Employers should be aware of who they should report to if they have an outbreak.
Many employers in the Developmental Services Sector are required to report to local public health immediately if they develop a confirmed or suspected outbreak. Employers can determine if they are required to do so by reviewing the Health Protection & Promotion Act, but it is a good idea in general to immediately contact public health in the case of a suspected or confirmed case in the workplace.
Employers must also give written notice to the Ministry of Labour within 4 days in the event of a workplace illness like COVID-19.
Finally, if an employer is covered by the Workplace Safety & Insurance Board (WSIB) insurance plan, they must report to the WSIB within 72 hours using Form 7 if an employee has suspected or confirmed COVID-19 that may have been acquired in the workplace.
Implement Sector-Specific Guidance & Public Health Recommendations
In response to the ongoing COVID-19 pandemic and the prospect of Provincial reopening, public health authorities have issued many sector-specific guidance documents to help employers take precautions to protect employees and persons supported from COVID-19.
While these guidance documents are not themselves binding in most cases, they recommend the best general public health advice and (where feasible to implement) will very likely represent the minimum “reasonable measures” an employer must take to protect their employee.
A full list of health guidance documents from the Ministry of Health and Long-Term Care can be found here. A full list of over 90 Provincially endorsed sector-specific occupational health and safety guidance can be found here.
Determine Where to Obtain Necessary PPE and Training
While Personal Protective Equipment (PPE) like gloves, masks, gowns, etc. is not required in every situation, many public health guidance documents will recommend it where close physical contact with other people cannot be avoided. It is important then for employers to consider where they will obtain PPE, how they will train their employees in its use, and how they will enforce its proper use.
The Province of Ontario has created a PPE supplier directory online that helps connect employers with needed PPE. This resource should be invaluable in helping employers to find the PPE they need. However, all reliable sources should be explored to ensure that employees have the proper protection.
As for training, Public Health Ontario has invaluable resources for the proper use of PPE. For example, they provide a guidance document linking to different posters and videos used to train health care workers on the proper use of PPE. However, it may be wise to develop training courses for employees with expert consultation to ensure all methods are properly learned. At the end of the day, e-learning can only go so far.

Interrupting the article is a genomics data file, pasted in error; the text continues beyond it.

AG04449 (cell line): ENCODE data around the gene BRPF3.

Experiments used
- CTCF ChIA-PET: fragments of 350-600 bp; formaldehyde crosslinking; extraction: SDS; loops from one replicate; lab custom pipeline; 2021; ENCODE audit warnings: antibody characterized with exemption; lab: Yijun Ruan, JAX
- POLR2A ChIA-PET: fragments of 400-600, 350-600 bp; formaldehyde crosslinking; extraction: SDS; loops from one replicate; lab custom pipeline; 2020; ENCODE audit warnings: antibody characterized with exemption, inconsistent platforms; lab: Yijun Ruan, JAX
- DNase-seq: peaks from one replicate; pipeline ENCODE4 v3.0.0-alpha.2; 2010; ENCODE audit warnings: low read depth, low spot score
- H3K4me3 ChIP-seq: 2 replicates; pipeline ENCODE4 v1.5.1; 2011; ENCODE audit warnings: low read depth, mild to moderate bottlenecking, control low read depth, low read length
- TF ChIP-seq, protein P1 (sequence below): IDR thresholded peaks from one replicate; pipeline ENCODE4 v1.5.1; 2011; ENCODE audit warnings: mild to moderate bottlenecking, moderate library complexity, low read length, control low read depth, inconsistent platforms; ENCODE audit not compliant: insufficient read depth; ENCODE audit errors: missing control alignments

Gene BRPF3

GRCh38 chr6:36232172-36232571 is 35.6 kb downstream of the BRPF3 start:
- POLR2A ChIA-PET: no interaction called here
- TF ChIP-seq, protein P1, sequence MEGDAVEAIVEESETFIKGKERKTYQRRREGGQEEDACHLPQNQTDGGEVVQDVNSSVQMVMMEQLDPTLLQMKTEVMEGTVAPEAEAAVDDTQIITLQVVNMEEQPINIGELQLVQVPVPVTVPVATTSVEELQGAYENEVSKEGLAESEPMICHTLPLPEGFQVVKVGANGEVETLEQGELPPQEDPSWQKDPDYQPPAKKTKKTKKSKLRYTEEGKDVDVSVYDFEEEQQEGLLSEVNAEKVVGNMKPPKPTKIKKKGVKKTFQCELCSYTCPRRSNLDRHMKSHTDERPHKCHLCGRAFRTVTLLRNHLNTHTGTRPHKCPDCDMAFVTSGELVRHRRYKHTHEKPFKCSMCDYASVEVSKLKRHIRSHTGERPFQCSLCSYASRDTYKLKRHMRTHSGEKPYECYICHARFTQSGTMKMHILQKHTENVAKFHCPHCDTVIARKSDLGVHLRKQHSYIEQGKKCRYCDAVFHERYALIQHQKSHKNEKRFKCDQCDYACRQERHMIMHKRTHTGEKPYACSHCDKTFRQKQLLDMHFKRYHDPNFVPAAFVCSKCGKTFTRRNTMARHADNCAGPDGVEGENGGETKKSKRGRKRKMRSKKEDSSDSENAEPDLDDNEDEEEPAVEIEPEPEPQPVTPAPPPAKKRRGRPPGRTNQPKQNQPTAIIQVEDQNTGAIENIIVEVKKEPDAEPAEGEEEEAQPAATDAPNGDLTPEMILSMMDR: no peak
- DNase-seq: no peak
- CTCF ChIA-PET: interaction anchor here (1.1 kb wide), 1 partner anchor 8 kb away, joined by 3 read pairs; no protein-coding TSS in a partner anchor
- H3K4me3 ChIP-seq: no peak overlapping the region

Finally, employers must take steps to ensure that employees properly use PPE. Unless an employee has a human rights basis to refuse to wear appropriate PPE (in which case, the issue must be dealt with through the human rights accommodation process), continued refusal to use proper PPE or the continued improper use of PPE can be subject to discipline. Employers should consider using their disciplinary powers where appropriate to stop repeated misuse of PPE and to ensure that proper workplace practices are followed and as part of their duty to take all reasonable steps to ensure a safe workplace.
Considering Continuing Work from Home
Reopening does not necessarily mean that every employee must return to the workplace. Employers should consider whether any part of their operation can continue to effectively operate from home until the risk subsides. Work from home makes those who remain in the workplace safer by facilitating physical distancing. It prevents infection of the entire workforce if someone gets sick.
However, there are also risks that will have to be managed. The best way to do this (and to set expectations) is to adopt a work from home policy. This should address:
- Expectation of availability;
- Whether any dress code is enforced during working hours (for video conferencing)
- How expenses incurred by the employee will be reimbursed (such as increased data usage);
- What office set up the employee is required to have;
- How long will work from home arrangements last;
- How will confidential information be maintained;
- How will management of the employee occur remotely; and
- How occupational health and safety will be maintained (OHSA may continue to apply in the home) within the reasonable power of the employer.
Be aware, if employees are covered by WSIB, they will likely be insured for any injuries in the home associated with their work.
There are a number of considerations for how to recall employees. These can be divided into two main issues, discussed below.
How to Recall Employees
How recall must be conducted will generally depend on whether an employer is unionized or not. In a unionized environment, recall is often governed in specific terms by the collective agreement. This sort of regulation is much rarer in a non-union employment contract. In either case, the employer should study their legal documents and ensure they follow any agreed to procedure. In a union environment, the employer should also consult with the union.